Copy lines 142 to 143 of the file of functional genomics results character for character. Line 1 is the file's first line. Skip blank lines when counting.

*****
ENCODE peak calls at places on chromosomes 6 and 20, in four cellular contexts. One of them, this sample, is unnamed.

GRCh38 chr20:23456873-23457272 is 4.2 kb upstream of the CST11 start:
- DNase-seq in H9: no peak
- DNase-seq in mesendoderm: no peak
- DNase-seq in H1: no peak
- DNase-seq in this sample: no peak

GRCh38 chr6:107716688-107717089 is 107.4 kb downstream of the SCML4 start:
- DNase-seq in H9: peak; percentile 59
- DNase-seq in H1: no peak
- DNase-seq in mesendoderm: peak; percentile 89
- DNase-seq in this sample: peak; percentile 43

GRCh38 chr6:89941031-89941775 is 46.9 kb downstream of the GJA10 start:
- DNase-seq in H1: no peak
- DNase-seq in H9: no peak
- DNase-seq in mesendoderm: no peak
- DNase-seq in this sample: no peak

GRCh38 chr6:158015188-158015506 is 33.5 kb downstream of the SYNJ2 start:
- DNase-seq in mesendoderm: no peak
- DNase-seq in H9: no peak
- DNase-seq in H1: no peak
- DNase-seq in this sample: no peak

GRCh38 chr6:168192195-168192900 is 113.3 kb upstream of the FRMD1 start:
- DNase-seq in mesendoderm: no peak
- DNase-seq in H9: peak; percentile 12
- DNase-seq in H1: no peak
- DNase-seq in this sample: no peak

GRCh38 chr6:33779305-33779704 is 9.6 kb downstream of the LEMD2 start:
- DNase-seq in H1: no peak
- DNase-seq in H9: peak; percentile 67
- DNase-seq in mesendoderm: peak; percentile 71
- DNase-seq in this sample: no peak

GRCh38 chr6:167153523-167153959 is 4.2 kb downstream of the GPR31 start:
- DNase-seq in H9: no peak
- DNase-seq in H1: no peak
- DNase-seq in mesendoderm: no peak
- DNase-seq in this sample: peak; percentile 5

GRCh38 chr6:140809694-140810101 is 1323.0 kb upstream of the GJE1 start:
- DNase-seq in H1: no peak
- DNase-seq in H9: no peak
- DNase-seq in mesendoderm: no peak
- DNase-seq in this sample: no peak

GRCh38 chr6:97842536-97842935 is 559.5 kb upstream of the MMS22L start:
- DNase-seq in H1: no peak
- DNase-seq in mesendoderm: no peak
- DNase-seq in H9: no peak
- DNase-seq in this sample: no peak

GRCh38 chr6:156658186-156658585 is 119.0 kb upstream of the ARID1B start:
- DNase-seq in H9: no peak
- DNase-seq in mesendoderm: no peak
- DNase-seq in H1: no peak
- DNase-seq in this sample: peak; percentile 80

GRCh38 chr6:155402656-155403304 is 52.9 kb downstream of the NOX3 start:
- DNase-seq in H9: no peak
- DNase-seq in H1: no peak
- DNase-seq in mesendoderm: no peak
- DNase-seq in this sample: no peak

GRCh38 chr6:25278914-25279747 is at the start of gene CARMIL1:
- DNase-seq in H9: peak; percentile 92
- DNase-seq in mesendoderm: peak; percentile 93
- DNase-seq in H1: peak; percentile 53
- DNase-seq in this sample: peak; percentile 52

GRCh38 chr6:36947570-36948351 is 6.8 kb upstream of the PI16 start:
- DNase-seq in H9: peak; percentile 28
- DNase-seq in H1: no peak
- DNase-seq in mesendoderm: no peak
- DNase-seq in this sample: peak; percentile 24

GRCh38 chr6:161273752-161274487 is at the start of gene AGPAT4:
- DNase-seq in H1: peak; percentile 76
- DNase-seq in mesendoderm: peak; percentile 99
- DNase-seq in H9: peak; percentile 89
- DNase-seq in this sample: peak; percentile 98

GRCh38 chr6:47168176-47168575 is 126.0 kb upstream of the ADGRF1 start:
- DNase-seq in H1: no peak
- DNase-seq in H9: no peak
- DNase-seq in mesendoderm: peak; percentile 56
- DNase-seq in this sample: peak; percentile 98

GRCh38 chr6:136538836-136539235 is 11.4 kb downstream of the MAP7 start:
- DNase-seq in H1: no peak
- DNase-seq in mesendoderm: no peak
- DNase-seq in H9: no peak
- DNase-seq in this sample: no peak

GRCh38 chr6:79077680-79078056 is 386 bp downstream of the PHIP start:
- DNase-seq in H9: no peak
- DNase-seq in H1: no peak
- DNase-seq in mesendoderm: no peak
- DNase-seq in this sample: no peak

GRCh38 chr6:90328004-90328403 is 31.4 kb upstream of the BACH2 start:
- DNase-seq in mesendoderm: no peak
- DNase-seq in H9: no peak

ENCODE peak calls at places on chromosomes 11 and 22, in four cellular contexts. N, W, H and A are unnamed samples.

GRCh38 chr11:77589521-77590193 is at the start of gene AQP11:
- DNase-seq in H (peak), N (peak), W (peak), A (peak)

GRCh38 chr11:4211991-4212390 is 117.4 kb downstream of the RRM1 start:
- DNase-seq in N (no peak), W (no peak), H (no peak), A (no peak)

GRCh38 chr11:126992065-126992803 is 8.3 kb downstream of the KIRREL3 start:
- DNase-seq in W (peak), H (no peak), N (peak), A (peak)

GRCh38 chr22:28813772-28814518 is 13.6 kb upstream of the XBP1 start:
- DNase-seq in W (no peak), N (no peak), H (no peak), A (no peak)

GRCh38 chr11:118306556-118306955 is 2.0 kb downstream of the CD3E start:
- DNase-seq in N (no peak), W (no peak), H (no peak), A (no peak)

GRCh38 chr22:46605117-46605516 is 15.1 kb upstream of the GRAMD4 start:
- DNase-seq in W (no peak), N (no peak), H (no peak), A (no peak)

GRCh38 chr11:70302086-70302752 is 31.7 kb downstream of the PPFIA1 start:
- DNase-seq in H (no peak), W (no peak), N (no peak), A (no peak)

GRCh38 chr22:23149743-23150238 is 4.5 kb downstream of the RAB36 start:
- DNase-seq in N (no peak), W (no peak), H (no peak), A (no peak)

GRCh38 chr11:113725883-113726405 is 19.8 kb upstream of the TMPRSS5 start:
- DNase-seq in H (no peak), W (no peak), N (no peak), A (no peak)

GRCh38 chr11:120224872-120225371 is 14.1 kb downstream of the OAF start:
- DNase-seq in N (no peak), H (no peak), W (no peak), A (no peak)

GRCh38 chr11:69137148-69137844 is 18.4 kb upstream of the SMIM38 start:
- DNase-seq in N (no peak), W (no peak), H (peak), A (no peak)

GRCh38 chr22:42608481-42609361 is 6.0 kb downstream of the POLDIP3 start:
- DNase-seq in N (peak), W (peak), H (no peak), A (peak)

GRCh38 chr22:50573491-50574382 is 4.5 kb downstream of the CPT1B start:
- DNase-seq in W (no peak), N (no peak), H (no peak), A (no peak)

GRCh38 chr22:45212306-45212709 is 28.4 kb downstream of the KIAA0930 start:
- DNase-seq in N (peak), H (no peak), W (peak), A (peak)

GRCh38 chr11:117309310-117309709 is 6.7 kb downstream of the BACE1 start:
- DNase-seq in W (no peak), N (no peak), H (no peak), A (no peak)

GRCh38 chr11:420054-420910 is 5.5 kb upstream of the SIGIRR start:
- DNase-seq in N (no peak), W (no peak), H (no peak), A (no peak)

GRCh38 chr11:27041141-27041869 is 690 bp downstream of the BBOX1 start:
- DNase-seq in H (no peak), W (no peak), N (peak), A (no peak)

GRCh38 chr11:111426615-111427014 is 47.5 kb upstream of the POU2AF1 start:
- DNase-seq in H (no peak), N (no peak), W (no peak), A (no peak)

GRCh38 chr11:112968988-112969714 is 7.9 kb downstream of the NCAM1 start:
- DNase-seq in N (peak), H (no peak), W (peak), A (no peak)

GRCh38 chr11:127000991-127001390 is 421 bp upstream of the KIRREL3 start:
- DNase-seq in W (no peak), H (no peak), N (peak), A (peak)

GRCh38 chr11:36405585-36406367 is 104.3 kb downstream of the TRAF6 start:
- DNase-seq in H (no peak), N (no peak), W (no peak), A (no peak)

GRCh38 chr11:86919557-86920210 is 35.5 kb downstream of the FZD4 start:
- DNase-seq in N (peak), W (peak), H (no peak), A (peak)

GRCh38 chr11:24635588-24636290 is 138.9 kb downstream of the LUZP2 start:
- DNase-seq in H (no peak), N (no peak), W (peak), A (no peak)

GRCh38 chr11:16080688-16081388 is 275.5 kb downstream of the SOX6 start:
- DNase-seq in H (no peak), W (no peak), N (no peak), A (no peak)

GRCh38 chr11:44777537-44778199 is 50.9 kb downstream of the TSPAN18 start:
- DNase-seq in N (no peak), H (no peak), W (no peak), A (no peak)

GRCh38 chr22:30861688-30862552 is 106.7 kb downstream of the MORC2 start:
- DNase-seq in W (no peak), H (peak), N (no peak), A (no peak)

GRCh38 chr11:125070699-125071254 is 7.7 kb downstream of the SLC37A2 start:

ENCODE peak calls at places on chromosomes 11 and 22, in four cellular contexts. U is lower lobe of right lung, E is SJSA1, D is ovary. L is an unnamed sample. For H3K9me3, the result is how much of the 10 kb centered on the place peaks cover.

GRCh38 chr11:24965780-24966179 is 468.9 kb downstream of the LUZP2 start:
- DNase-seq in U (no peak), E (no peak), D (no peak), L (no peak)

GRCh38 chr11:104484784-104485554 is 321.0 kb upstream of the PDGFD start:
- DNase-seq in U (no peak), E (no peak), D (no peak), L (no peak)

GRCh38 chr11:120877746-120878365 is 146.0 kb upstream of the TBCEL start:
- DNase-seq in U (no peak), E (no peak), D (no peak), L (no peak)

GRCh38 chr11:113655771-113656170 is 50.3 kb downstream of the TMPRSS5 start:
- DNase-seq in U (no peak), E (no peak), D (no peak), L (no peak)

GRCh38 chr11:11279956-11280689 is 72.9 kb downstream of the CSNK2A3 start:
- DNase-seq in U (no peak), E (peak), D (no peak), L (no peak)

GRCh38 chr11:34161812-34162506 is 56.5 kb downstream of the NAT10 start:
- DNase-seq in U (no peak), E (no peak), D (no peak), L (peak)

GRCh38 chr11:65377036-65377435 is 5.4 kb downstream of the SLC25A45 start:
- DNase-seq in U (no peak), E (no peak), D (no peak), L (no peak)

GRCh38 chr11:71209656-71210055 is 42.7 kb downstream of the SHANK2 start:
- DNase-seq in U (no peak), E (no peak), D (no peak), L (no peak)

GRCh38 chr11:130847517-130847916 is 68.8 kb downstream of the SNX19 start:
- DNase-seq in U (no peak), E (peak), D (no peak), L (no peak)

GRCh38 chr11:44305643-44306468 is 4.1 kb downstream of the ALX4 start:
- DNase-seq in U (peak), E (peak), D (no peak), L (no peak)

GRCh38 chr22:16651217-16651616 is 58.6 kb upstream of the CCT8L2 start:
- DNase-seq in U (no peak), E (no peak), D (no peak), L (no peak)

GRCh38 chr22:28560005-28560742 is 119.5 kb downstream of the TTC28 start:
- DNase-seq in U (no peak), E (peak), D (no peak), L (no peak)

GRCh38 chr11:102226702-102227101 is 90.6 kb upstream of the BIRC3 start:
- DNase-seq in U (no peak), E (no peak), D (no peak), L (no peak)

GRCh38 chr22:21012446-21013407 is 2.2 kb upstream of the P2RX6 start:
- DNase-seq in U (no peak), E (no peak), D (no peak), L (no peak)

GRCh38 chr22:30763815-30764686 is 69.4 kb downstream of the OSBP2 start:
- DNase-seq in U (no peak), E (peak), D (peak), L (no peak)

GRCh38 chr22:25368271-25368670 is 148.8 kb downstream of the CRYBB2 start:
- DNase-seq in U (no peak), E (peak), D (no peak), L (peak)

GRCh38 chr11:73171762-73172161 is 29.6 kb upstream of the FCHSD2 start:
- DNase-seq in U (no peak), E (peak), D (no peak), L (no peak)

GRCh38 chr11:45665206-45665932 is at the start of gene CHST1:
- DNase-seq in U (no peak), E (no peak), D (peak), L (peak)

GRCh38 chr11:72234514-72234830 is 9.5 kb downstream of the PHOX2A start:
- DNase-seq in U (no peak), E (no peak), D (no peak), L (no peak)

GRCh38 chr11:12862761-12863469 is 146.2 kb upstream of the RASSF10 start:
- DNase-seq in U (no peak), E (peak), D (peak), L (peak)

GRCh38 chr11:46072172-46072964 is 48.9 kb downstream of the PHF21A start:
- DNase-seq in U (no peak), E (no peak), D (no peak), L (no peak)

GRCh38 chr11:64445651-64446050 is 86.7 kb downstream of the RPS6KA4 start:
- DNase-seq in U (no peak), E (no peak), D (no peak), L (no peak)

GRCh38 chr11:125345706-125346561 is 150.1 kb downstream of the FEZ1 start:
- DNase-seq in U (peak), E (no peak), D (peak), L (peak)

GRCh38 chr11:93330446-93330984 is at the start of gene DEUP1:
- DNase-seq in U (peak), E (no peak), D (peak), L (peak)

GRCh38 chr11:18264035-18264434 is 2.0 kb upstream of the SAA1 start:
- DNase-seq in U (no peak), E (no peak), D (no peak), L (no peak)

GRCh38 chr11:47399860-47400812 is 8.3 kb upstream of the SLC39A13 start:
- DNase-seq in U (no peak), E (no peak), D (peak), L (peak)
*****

- DNase-seq in W (no peak), H (peak), N (no peak), A (no peak)

GRCh38 chr11:125070699-125071254 is 7.7 kb downstream of the SLC37A2 start: